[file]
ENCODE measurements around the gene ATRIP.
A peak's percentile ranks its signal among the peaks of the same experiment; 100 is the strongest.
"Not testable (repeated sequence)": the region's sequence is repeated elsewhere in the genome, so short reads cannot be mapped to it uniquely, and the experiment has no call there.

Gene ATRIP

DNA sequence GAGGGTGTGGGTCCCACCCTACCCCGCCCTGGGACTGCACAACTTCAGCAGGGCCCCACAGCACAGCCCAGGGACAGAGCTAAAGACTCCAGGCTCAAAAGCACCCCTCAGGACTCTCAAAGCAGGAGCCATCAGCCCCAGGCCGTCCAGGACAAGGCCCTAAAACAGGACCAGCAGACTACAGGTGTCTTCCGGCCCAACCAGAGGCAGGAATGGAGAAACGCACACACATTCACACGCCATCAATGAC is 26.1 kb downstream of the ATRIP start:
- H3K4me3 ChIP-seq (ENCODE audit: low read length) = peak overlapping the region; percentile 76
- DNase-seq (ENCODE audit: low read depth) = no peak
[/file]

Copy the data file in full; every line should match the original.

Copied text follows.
ENCODE measurements around the gene ATRIP.
A peak's percentile ranks its signal among the peaks of the same experiment; 100 is the strongest.
"Not testable (repeated sequence)": the region's sequence is repeated elsewhere in the genome, so short reads cannot be mapped to it uniquely, and the experiment has no call there.

Gene ATRIP

DNA sequence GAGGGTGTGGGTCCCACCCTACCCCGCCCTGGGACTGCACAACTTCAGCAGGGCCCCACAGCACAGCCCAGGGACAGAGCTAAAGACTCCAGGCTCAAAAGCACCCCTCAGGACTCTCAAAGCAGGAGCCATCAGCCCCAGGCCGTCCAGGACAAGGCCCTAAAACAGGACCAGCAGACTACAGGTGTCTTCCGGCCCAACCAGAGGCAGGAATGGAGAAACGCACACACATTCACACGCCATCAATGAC is 26.1 kb downstream of the ATRIP start:
- H3K4me3 ChIP-seq (ENCODE audit: low read length) = peak overlapping the region; percentile 76
- DNase-seq (ENCODE audit: low read depth) = no peak